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I have to write a program in python that will take a number and print a right triangle attempting to use all numbers from 1 to that number. For example:

Enter number: 10
Output:
7 8 9 10
4 5 6
2 3
1

Enter number: 6
Output:
4 5 6
2 3
1

Enter number: 20
Output:
11 12 13 14 15
7 8 9 10
4 5 6
2 3
1

For which I have written the following function

def print_right_triangle(num):
    c = 1
    k = 0
    l = []
    while(k < num-1):
        v = []
        for i in range(c):
            v.append(k+1)
            k += 1
        c += 1
        if k > num:
            break
        l.append(v)

    p = len(l)
    for i in range(p):
        for j in l[p-(i+1)]:
            print(j, end=' ')
        print()
    return None

print_right_triangle(10)

It's giving the same output and solved my problem. I was wondering is there any more pythonic way to do this

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  • 2
    \$\begingroup\$ One liner with a bit of maths to find x(x+1)/2 = n: lambda x: [print(*range(1+i*~-i//2, 1+i*-~i//2)) for i in range(int(((1+8*x)**.5-1)/2), 0, -1)] \$\endgroup\$
    – rak1507
    Nov 19 at 11:43
  • \$\begingroup\$ @rak1507 Thank you so much!!! \$\endgroup\$
    – coderina
    Nov 19 at 13:27
  • \$\begingroup\$ @rak1507 could you please explain 1+i*~-i//2 this, its so tricky to understand this \$\endgroup\$
    – coderina
    Nov 19 at 14:14
  • 1
    \$\begingroup\$ ~-i is magic for (i-1) so it's 1 + i * (i-1) // 2 (sorry: code golfing habits die hard) \$\endgroup\$
    – rak1507
    Nov 19 at 14:38
  • \$\begingroup\$ @rak1507 ohhokay....got it..thank you so much for responding! \$\endgroup\$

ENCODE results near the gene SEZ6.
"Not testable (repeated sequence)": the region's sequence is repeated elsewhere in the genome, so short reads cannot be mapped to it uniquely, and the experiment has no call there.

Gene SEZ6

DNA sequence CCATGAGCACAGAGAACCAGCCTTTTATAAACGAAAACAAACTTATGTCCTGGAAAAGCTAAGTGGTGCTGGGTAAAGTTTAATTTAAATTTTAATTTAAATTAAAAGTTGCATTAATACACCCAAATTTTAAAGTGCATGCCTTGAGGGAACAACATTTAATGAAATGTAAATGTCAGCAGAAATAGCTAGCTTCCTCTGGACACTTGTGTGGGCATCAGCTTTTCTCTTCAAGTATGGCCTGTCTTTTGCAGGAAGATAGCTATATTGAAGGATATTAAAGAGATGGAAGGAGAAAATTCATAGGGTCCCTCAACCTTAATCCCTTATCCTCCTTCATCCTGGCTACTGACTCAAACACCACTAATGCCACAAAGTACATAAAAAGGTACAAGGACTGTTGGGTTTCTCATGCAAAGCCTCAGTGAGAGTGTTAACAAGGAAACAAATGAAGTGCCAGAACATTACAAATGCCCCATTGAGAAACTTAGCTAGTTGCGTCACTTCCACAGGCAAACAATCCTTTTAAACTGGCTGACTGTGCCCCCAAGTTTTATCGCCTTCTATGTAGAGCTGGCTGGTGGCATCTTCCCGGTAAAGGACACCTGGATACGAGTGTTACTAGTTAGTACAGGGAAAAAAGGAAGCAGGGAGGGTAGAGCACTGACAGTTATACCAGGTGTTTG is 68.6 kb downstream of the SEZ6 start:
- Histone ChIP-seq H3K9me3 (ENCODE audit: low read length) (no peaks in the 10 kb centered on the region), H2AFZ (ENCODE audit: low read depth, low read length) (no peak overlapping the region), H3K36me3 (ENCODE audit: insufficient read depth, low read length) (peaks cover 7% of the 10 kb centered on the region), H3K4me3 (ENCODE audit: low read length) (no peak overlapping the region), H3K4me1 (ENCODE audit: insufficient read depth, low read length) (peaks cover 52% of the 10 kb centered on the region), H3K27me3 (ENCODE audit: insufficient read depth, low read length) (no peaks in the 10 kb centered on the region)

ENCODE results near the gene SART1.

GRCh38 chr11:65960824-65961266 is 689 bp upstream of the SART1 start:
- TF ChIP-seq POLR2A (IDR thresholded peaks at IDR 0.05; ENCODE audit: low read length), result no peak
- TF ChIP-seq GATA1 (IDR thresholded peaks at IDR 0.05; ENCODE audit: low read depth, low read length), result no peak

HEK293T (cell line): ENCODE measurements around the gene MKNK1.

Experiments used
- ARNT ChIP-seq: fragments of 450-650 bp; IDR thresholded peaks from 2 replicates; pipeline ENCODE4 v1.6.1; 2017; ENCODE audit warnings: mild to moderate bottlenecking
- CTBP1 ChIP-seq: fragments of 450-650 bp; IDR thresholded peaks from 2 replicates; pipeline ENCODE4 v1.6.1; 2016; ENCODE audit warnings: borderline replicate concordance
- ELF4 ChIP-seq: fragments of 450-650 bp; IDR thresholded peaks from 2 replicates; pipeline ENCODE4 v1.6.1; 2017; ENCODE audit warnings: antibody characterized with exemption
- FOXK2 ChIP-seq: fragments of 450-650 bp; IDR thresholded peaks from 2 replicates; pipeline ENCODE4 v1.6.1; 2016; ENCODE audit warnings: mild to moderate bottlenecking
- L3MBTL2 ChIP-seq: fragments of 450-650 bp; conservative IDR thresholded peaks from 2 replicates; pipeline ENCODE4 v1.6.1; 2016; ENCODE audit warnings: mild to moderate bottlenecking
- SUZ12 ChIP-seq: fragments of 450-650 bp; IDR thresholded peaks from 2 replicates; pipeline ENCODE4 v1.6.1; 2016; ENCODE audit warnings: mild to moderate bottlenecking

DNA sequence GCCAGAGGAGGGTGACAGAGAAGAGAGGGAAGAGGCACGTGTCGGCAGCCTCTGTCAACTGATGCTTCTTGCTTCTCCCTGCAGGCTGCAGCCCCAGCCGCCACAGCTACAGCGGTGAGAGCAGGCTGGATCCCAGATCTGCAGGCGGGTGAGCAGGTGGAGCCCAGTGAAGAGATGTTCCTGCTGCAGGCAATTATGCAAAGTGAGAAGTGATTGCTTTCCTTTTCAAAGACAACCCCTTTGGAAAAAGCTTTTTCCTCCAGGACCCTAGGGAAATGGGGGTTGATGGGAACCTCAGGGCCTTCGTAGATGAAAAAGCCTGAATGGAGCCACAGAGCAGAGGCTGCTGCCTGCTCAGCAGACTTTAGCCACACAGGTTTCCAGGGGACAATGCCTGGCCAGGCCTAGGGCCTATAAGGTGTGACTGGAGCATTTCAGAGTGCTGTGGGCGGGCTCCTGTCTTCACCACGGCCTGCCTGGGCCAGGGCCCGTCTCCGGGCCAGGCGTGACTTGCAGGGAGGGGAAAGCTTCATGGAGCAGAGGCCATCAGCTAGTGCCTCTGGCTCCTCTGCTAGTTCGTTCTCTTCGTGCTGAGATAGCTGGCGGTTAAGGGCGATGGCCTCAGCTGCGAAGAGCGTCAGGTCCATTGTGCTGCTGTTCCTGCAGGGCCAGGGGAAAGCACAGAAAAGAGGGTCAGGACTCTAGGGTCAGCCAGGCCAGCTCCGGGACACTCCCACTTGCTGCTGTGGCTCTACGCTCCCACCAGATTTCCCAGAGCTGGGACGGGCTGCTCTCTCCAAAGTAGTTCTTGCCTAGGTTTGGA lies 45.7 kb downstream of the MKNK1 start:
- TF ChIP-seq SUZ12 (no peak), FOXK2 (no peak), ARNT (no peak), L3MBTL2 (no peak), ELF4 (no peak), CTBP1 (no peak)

– coderina
    Nov 19 at 18:54
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Optimized != pythonic

Optimized means "spending less resources". "Pythonic" means "using idiomatic Python features". Sometimes they come together, sometimes don't. Pythonic code is clean and maintainable, while optimized can be very unclear and need many comments.

Anyway, optimization should start with making the code readable, and pythonic code should be readable.

Make more use of Python features

List comprehensions, range arguments and unpacking can be very handy. This code

    v = []
    for i in range(c):
        v.append(k+1)
        k += 1

is clearly just a

    v = [k+1+i for i in range(c)]
    k += c

and, changing the range arguments,

    v = list(range(k+1, k+c))
    k += c

And this code

    for j in l[p-(i+1)]:
        print(j, end=' ')
    print()

can be written as

    print(*l[p-(i+1)])

and

p = len(l)
for i in range(p):
    print(*l[p-(i+1)])

is walking the l list backwards, so it's

for line in reversed(l):
    print(*line)

This is pythonic.

Optimizations

Change the algorithm. Here you're gathering all the number in a list to output them. But the numbers are all in order, so you can easily avoid lists at all - just make loops with prints.

First, read some theory.

Now you know that only numbers that equal n*(n+1)/2 can be used to build such triangles. You can solve n*(n+1)/2 = num as a quadratic equation and round n down to get the number of lines without loops like rak1507 did.

Next, find formulas for starting and ending numbers in each line to put them into range arguments.

And now you can code it in three lines.

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  • \$\begingroup\$ Thank you so much!! for this wonderful explaination \$\endgroup\$
    – coderina
    Nov 19 at 13:27

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